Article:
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Deadly Pakistan quake may have unleashed a mud volcano

Orange marks the highest intensity shaking, and the star the epicentre, of the 2013 Pakistan earthquake.

Orange marks the highest intensity shaking, and the star the epicentre, of the 2013 Pakistan earthquake.

US Geological Survey

A magnitude 7.7 earthquake that struck Pakistan today has likely killed hundreds of people, and perhaps many more. It also may have triggered the eruption of a mud volcano hundreds of kilometres away off Pakistan’s coast, generating media reports of a new island that had not existed before.

Pakistan lies in a geologically vulnerable spot between two tectonic collisions. Toward the west, the Arabian plate of Earth’s crust dives beneath Eurasia. Toward the east, the Indian plate does the same. Most of the movement is accommodated by north-south movement along Pakistan’s Chaman Fault, which may be responsible for today’s quake.

The epicentre lies 270 kilometres north of the city of Karachi in a relatively remote and mountainous region. Given the poor to nonexistent building codes, many buildings have apparently collapsed. The US Geological Survey estimates that 44,000 people were exposed to severe shaking and thousands may have perished. In 2005, a magnitude-7.6 earthquake in Kashmir killed at least 86,000 people.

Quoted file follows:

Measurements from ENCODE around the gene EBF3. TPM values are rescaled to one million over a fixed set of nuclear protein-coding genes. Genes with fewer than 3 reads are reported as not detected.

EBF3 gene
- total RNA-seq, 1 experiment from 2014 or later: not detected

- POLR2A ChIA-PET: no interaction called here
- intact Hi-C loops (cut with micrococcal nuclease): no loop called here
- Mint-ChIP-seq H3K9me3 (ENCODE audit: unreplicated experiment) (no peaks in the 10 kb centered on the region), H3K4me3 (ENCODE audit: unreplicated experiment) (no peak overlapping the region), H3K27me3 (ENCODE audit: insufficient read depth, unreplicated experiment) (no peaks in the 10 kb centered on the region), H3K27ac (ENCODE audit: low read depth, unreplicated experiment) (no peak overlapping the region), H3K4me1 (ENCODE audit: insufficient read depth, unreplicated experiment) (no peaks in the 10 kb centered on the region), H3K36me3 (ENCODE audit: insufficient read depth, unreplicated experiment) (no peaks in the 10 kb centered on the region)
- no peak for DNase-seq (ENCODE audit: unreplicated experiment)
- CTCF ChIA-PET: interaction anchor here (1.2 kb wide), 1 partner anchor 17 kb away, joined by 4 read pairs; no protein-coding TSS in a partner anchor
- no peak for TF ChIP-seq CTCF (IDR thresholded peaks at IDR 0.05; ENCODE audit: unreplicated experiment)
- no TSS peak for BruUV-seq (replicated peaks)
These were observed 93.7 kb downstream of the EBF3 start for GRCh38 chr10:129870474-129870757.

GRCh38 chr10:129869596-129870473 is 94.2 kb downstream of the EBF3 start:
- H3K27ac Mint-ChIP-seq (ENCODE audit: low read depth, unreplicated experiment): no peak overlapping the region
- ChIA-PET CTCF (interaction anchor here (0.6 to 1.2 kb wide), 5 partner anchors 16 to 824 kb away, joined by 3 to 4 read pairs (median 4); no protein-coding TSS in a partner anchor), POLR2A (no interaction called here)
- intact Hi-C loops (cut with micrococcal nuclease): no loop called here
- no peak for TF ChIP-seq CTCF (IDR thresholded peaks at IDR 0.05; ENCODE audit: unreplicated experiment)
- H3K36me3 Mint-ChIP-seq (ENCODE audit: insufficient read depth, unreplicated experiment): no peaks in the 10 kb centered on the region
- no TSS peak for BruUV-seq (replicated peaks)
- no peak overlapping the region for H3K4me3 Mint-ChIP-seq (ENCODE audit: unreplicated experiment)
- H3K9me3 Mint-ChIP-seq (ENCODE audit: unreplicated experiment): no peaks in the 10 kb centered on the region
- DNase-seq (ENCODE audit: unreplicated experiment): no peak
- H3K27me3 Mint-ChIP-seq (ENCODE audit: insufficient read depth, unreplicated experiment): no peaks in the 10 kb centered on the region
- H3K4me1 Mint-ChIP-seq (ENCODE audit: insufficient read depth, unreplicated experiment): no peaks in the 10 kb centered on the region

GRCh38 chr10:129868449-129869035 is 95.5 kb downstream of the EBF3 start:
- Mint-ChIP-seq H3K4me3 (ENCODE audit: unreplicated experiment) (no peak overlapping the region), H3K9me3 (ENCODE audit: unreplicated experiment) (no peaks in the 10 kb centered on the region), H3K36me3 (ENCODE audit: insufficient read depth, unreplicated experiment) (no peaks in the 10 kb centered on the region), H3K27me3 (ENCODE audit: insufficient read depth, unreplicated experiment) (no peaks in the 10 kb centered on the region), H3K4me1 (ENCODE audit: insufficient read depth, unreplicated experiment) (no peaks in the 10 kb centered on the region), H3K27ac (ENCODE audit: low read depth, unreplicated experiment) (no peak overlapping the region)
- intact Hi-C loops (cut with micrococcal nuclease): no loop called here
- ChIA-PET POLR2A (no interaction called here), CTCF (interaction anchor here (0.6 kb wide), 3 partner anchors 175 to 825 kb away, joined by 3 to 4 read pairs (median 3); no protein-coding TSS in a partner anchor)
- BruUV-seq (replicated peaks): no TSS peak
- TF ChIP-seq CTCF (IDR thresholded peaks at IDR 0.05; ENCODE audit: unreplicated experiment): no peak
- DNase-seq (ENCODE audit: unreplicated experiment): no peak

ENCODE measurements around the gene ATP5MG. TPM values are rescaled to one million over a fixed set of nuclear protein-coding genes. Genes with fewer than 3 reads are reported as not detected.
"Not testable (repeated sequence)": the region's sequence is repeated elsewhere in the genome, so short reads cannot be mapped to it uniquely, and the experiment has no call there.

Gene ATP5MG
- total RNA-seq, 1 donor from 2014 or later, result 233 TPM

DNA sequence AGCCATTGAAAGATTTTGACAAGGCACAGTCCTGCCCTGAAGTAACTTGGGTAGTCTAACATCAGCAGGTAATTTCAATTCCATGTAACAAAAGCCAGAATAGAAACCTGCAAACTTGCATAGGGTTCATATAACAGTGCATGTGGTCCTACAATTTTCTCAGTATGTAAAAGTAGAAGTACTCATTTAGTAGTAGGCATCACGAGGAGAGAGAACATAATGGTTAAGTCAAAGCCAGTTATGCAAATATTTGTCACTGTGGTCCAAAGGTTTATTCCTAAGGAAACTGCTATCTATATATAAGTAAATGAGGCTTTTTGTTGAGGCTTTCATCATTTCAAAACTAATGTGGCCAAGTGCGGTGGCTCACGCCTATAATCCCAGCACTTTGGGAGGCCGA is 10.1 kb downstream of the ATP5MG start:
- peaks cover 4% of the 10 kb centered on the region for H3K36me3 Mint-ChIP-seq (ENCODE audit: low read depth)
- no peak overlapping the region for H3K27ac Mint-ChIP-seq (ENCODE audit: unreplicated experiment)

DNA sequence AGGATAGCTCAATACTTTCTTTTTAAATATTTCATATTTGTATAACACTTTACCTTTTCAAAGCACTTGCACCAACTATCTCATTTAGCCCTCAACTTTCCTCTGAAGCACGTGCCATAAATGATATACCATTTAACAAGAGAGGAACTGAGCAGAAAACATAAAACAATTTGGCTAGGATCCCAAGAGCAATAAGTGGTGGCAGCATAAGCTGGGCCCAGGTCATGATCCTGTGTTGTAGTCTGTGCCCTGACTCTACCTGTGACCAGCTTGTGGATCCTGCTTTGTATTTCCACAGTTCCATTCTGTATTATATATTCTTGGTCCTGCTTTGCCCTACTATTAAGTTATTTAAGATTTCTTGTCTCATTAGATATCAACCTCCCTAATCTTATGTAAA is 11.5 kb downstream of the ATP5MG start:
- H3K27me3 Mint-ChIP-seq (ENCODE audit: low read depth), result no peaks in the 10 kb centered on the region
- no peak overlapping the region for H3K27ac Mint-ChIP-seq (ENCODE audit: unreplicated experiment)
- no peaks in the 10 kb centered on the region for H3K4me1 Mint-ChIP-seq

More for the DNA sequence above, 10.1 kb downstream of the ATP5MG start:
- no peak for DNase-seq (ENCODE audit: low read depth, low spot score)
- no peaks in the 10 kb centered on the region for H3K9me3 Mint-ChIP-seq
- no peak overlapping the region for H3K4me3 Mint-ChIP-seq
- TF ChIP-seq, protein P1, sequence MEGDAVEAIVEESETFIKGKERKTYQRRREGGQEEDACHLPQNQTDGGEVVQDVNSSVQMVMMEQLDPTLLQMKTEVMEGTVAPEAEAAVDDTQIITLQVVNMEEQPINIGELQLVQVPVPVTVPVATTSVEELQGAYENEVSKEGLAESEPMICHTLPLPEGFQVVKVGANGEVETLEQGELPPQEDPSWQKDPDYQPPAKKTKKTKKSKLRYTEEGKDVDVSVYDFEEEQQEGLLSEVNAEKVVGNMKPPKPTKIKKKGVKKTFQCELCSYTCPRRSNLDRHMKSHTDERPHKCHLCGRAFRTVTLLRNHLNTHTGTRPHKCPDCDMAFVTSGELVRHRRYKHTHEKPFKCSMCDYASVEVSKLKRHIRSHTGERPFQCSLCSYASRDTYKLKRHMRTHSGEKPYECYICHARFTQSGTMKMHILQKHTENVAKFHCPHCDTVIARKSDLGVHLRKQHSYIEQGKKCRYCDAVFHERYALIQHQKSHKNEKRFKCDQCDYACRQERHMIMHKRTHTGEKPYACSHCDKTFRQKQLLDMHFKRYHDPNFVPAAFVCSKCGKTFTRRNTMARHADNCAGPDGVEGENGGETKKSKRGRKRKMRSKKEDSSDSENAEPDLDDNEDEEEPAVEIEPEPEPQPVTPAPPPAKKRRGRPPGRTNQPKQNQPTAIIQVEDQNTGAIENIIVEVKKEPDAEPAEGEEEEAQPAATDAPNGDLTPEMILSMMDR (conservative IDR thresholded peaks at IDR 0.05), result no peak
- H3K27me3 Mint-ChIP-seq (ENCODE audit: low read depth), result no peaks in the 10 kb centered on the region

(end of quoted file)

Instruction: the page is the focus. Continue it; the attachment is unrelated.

The new island was reported in the Arabian Sea, about 600 metres off the Gwadar coastline and hundreds of kilometres from the epicentre. This region is known for its mud volcanoes, which form when mud or fluid is squeezed out of underlying sediment and spreads a brown mush over everything. The description of the island, and its distance from the quake’s epicentre, is consistent with a mud volcano, says Michael Manga, a geoscientist at the University of California, Berkeley, who coauthored a 2009 review paper on the subject.

In 2001, a magnitude-7.7 earthquake in Pakistan initiated a mud eruption 482 kilometres away, Manga says. And mud volcano islands have appeared along this part of the coast before. Typical mud volcanoes measure tens of metres high, he adds — enough to break through the water’s surface and form new land.

The world’s most famous mud volcano, Indonesia’s Lusi, has been burbling muck since 2006.


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